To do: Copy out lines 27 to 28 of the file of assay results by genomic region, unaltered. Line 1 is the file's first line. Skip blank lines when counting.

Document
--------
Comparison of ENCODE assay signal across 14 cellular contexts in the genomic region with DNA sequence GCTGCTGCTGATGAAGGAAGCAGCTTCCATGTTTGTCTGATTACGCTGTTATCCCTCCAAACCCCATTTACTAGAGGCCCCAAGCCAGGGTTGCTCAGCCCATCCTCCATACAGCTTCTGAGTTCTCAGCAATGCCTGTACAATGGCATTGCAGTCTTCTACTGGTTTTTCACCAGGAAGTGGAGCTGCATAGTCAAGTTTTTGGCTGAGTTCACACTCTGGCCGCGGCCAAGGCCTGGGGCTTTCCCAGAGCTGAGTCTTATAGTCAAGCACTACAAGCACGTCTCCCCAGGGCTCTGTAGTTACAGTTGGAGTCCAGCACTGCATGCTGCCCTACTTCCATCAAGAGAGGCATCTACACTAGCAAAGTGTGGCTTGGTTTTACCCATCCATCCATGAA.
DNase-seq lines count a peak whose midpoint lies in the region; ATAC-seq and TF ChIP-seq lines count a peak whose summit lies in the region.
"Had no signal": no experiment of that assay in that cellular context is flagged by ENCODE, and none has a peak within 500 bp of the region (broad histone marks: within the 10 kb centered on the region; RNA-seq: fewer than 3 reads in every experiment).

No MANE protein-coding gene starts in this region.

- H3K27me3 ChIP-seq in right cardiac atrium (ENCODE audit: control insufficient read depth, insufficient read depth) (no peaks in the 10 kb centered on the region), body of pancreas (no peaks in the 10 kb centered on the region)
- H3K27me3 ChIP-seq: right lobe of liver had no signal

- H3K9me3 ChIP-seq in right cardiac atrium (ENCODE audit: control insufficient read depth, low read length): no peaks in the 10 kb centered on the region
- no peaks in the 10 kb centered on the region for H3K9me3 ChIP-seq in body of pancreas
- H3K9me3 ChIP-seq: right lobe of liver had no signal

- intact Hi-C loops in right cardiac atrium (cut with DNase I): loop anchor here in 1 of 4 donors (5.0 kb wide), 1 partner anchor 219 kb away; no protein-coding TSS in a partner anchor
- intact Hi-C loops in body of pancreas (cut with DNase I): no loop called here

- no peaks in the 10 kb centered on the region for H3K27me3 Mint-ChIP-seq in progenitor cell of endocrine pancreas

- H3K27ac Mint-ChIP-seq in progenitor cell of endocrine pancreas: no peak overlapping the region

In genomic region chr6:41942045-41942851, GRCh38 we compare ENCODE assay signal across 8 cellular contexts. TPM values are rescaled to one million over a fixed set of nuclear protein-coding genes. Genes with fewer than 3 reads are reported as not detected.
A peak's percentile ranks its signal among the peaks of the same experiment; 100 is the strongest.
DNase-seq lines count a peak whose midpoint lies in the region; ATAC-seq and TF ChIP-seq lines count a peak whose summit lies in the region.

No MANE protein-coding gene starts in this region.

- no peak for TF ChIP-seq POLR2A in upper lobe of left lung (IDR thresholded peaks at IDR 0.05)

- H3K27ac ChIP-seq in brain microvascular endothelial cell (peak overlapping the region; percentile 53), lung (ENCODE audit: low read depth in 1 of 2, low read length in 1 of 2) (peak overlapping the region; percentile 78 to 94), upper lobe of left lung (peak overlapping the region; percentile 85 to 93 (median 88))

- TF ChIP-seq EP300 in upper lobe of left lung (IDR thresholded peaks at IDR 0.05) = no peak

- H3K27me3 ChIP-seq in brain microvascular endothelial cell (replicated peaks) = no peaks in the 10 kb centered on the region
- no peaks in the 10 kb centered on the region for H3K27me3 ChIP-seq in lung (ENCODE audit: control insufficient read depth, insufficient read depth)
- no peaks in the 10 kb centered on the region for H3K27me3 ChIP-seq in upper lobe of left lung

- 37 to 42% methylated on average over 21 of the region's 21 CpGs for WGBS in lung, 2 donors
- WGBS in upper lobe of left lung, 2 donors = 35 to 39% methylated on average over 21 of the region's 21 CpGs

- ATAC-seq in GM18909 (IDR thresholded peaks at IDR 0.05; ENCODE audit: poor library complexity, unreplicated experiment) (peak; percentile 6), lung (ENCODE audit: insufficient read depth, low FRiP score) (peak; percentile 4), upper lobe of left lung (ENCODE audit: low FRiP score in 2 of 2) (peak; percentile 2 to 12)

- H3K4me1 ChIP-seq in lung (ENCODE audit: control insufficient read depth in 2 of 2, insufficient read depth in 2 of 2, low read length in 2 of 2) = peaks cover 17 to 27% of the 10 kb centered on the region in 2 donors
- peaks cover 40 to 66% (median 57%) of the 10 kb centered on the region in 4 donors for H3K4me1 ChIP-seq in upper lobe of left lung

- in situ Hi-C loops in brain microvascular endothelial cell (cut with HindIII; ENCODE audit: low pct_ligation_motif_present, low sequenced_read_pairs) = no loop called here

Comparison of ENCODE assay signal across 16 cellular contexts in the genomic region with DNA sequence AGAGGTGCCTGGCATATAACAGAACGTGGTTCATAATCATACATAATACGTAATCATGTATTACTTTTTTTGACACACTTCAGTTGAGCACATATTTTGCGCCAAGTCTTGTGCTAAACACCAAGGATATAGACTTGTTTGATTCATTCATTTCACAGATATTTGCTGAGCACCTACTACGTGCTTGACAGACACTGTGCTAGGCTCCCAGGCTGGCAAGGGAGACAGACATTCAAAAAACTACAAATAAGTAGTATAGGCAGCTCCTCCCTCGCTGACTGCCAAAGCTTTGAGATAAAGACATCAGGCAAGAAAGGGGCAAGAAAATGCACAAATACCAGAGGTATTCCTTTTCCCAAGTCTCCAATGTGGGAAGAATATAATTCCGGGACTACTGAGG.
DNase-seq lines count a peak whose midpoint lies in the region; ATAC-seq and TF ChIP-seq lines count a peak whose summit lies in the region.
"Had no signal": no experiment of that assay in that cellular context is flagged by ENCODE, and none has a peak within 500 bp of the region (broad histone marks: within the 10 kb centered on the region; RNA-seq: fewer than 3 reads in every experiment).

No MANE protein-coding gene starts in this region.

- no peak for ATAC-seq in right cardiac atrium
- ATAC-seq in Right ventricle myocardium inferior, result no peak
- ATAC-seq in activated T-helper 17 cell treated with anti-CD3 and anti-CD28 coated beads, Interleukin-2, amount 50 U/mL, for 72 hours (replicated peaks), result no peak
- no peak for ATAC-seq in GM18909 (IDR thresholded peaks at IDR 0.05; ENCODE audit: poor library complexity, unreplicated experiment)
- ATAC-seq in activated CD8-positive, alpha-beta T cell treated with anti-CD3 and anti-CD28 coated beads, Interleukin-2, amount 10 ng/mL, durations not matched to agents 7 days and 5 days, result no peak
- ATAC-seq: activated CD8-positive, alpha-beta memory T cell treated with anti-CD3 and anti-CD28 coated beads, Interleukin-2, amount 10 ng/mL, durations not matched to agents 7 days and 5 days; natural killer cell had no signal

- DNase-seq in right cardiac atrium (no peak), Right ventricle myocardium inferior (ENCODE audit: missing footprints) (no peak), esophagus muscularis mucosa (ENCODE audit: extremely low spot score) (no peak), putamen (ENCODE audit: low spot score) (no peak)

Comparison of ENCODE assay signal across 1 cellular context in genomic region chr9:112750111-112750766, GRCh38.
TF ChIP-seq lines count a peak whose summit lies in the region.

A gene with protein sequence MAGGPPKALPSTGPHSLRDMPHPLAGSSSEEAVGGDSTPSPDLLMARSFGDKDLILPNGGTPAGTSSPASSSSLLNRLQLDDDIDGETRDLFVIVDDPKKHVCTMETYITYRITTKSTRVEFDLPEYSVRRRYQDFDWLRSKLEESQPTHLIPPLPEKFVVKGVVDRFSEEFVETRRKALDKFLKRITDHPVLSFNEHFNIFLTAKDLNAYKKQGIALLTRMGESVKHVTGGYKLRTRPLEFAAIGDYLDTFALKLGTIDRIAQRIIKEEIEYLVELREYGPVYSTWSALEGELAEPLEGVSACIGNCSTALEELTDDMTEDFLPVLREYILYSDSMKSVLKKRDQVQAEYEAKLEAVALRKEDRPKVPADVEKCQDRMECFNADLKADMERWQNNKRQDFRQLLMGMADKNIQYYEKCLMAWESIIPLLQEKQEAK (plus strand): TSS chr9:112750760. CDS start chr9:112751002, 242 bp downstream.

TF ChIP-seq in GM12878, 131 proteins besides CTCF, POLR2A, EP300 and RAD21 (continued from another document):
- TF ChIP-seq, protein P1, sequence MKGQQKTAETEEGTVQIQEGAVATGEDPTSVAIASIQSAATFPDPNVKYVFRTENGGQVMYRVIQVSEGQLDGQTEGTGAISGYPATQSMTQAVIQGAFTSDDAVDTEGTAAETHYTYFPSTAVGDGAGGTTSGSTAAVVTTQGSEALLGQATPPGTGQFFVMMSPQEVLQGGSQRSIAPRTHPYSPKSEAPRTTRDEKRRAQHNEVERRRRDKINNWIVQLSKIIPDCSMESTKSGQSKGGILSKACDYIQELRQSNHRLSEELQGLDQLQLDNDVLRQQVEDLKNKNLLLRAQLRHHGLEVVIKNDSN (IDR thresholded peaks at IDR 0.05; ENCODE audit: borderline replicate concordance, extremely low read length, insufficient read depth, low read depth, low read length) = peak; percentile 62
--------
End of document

- H3K4me1 ChIP-seq in lung (ENCODE audit: control insufficient read depth in 2 of 2, insufficient read depth in 2 of 2, low read length in 2 of 2) = peaks cover 17 to 27% of the 10 kb centered on the region in 2 donors
- peaks cover 40 to 66% (median 57%) of the 10 kb centered on the region in 4 donors for H3K4me1 ChIP-seq in upper lobe of left lung